In The Camaro, A Glimmer Of Hope For GM

  • Playlist
  • Download
  • Embed
    <iframe src="" width="100%" height="290" frameborder="0" scrolling="no" title="NPR embedded audio player">
  • Transcript
Greg Smith and his new Camaro i

Greg Smith of Annapolis, Md., has fond childhood memories of barreling across the Arizona desert in a Camaro. He is one of the early buyers snapping up the newly redesigned Camaro. Frank Langfitt/NPR hide caption

toggle caption Frank Langfitt/NPR
Greg Smith and his new Camaro

Greg Smith of Annapolis, Md., has fond childhood memories of barreling across the Arizona desert in a Camaro. He is one of the early buyers snapping up the newly redesigned Camaro.

Frank Langfitt/NPR

"Excitement" is not a word people have associated with General Motors cars in recent years. But the company now has a new model that's actually generating some buzz — the redesigned Camaro.

The sleek, two-door coupe looks like a cross between a '60s muscle car and a spaceship. And even in a terrible economy, dealers have sold more than 15,000 in its first several months on the market.

Living Out Childhood Dreams

Some of Greg Smith's fondest memories were in a Camaro. He recalls being 13 years old, with his friend's older brother at the wheel, barreling across the desert outside Tucson at 100 miles per hour.

"There was nothing like leaving your seat when you go over a little rise. Even though you have your seat belt on, you still get a little air," Smith says. "You kind of feel like you're in another world."

Buying a Camaro was never practical, but Smith, who is now 53 and designs commercial signs for a living, couldn't resist; he ordered a Camaro in February and picked it up last week in Maryland.

His new car is jet black; creased metal rises over the back wheels like big shoulders. Its headlights, shaped like sunglasses, stare out from the long hood.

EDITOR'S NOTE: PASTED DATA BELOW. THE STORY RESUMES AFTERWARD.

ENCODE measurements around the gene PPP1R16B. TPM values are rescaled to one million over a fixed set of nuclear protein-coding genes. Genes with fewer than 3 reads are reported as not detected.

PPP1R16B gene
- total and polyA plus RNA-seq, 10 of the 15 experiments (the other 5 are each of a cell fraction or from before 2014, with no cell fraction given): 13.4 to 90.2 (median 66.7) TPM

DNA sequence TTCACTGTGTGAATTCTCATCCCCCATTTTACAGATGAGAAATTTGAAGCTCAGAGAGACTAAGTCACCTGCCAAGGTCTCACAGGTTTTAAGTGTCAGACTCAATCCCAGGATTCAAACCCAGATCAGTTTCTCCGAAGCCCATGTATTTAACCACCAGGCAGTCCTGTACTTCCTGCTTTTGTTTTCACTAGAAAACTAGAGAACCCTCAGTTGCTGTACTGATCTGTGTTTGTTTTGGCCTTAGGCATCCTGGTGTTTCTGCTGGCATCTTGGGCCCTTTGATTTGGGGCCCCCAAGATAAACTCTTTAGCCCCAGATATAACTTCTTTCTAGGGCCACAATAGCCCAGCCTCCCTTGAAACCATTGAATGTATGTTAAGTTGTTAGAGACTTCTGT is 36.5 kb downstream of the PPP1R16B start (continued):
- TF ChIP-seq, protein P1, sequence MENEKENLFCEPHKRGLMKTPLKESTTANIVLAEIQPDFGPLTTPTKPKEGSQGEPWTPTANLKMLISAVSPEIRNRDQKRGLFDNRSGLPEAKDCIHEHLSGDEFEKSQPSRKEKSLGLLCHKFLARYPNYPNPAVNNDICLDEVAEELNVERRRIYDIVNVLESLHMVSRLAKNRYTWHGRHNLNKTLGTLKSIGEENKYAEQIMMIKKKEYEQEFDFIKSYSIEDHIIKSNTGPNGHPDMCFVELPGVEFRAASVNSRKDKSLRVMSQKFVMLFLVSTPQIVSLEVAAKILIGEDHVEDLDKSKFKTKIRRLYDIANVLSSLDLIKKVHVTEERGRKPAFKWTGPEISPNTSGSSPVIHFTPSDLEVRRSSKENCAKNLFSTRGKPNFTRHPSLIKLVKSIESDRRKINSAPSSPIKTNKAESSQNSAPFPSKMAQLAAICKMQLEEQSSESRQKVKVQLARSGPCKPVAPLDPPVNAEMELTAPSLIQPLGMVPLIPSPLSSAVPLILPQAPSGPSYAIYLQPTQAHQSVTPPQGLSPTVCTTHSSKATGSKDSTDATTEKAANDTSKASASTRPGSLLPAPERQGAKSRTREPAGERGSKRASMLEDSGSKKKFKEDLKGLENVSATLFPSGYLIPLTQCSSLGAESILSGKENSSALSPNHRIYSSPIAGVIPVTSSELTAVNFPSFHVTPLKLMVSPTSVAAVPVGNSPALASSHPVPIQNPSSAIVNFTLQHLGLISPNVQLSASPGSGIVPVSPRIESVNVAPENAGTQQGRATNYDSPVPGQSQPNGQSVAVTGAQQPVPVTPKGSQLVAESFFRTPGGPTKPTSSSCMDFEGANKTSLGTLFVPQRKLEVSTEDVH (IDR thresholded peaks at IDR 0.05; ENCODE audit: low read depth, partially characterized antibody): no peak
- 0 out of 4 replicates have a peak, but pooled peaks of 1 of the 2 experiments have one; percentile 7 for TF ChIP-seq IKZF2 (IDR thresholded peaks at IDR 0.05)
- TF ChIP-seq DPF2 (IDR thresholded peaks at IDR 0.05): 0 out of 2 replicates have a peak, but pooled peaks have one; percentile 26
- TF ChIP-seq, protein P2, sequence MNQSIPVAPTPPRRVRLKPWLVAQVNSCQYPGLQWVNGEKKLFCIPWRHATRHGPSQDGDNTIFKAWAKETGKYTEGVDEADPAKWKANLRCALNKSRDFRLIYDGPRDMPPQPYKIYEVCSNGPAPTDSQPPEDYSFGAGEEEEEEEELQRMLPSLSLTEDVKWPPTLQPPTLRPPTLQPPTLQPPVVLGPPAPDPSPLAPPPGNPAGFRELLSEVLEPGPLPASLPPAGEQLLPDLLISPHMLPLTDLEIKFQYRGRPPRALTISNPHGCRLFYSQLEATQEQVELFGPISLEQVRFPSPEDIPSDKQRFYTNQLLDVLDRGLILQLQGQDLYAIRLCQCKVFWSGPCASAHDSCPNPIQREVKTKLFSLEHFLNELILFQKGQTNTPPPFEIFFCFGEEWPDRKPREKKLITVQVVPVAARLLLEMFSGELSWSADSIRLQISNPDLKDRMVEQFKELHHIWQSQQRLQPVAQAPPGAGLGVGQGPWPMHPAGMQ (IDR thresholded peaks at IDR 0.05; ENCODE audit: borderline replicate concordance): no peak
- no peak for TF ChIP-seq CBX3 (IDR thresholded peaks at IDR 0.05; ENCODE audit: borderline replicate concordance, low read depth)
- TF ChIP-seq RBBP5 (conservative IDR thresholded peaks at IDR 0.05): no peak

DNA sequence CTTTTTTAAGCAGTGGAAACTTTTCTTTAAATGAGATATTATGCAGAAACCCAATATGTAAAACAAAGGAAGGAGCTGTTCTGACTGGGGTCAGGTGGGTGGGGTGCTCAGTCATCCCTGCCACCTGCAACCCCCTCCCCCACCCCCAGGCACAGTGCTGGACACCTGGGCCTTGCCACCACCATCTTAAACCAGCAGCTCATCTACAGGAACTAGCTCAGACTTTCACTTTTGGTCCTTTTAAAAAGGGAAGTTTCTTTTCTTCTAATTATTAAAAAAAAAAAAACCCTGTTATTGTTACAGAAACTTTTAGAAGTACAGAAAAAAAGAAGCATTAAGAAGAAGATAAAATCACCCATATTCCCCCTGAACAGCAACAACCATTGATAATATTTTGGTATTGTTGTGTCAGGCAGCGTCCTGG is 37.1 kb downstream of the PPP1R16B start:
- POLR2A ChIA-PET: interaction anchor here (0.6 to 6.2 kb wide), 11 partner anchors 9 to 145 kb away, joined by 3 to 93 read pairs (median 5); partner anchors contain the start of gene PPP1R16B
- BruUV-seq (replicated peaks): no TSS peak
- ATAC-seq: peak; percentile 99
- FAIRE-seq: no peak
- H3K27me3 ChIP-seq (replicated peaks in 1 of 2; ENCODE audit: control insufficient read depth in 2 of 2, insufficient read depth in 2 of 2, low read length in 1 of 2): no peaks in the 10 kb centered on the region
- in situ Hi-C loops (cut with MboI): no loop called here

"I love the way it looks; it's all angles," he says. "It has almost a Battlestar Galactica, Darth Vader look to the grill in the front. There aren't going to be any cars out there that look like this car for a long time."

Early Success Raises Hopes

This has been a dreadful year for GM, one that has included a forced bankruptcy and tens of billions of dollars in taxpayer bailout money.

Now, the company hopes the new Camaro can inspire customers like Smith and help bring some flash to a battered brand.

Dealers say the push is working — demand for the new Camaro is heavy.

"I wish I had a thousand to sell tomorrow, because I could sell them," said Neil Kopit, who handles marketing at Criswell Chevrolet in Gaithersburg, Md.

GM says it has 13,000 on back order, which sounds great, but Lonnie Miller, who works for the auto marketing firm R.L. Polk, says the shortage is by design.

"They limit production in order to keep demand high, so the dealers sell out of available stock," says Miller. "You don't want to flood the market with this and make it a commodity car."

GM is marketing the Camaro in a number of ways. One strategy is product placement: The Camaro starred in both the original Transformers movie and the sequel released earlier this summer.